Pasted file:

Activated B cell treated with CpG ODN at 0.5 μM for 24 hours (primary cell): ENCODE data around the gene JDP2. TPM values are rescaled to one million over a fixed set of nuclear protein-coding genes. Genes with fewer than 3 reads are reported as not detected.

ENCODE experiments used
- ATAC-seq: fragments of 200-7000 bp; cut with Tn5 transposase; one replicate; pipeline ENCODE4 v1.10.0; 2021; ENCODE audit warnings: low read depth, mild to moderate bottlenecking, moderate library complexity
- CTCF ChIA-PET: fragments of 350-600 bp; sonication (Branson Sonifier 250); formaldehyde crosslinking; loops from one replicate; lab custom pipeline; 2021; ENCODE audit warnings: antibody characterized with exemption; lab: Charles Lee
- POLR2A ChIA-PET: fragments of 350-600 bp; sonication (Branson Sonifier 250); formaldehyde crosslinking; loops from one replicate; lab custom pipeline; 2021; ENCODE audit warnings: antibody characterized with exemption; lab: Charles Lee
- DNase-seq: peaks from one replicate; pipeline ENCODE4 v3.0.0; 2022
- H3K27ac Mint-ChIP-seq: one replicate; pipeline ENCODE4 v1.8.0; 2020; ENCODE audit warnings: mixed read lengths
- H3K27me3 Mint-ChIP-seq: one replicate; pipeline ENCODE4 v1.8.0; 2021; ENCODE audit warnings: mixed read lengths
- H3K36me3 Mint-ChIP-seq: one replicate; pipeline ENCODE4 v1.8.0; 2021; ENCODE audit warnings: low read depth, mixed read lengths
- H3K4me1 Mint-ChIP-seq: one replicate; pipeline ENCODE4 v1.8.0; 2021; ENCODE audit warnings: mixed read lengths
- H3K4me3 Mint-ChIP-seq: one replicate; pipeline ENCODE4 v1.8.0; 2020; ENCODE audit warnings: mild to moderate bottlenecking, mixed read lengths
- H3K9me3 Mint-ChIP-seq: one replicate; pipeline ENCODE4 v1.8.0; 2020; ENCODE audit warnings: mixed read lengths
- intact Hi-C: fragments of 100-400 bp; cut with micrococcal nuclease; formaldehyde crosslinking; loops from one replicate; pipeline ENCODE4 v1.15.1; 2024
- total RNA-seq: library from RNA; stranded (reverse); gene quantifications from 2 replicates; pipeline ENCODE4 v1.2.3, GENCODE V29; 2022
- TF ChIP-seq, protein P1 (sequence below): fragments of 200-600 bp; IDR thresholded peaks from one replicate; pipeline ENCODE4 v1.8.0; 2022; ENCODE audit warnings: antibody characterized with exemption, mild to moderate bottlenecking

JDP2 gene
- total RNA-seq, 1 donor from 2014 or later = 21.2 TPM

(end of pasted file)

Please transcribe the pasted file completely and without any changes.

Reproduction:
Activated B cell treated with CpG ODN at 0.5 μM for 24 hours (primary cell): ENCODE data around the gene JDP2. TPM values are rescaled to one million over a fixed set of nuclear protein-coding genes. Genes with fewer than 3 reads are reported as not detected.

ENCODE experiments used
- ATAC-seq: fragments of 200-7000 bp; cut with Tn5 transposase; one replicate; pipeline ENCODE4 v1.10.0; 2021; ENCODE audit warnings: low read depth, mild to moderate bottlenecking, moderate library complexity
- CTCF ChIA-PET: fragments of 350-600 bp; sonication (Branson Sonifier 250); formaldehyde crosslinking; loops from one replicate; lab custom pipeline; 2021; ENCODE audit warnings: antibody characterized with exemption; lab: Charles Lee
- POLR2A ChIA-PET: fragments of 350-600 bp; sonication (Branson Sonifier 250); formaldehyde crosslinking; loops from one replicate; lab custom pipeline; 2021; ENCODE audit warnings: antibody characterized with exemption; lab: Charles Lee
- DNase-seq: peaks from one replicate; pipeline ENCODE4 v3.0.0; 2022
- H3K27ac Mint-ChIP-seq: one replicate; pipeline ENCODE4 v1.8.0; 2020; ENCODE audit warnings: mixed read lengths
- H3K27me3 Mint-ChIP-seq: one replicate; pipeline ENCODE4 v1.8.0; 2021; ENCODE audit warnings: mixed read lengths
- H3K36me3 Mint-ChIP-seq: one replicate; pipeline ENCODE4 v1.8.0; 2021; ENCODE audit warnings: low read depth, mixed read lengths
- H3K4me1 Mint-ChIP-seq: one replicate; pipeline ENCODE4 v1.8.0; 2021; ENCODE audit warnings: mixed read lengths
- H3K4me3 Mint-ChIP-seq: one replicate; pipeline ENCODE4 v1.8.0; 2020; ENCODE audit warnings: mild to moderate bottlenecking, mixed read lengths
- H3K9me3 Mint-ChIP-seq: one replicate; pipeline ENCODE4 v1.8.0; 2020; ENCODE audit warnings: mixed read lengths
- intact Hi-C: fragments of 100-400 bp; cut with micrococcal nuclease; formaldehyde crosslinking; loops from one replicate; pipeline ENCODE4 v1.15.1; 2024
- total RNA-seq: library from RNA; stranded (reverse); gene quantifications from 2 replicates; pipeline ENCODE4 v1.2.3, GENCODE V29; 2022
- TF ChIP-seq, protein P1 (sequence below): fragments of 200-600 bp; IDR thresholded peaks from one replicate; pipeline ENCODE4 v1.8.0; 2022; ENCODE audit warnings: antibody characterized with exemption, mild to moderate bottlenecking

JDP2 gene
- total RNA-seq, 1 donor from 2014 or later = 21.2 TPM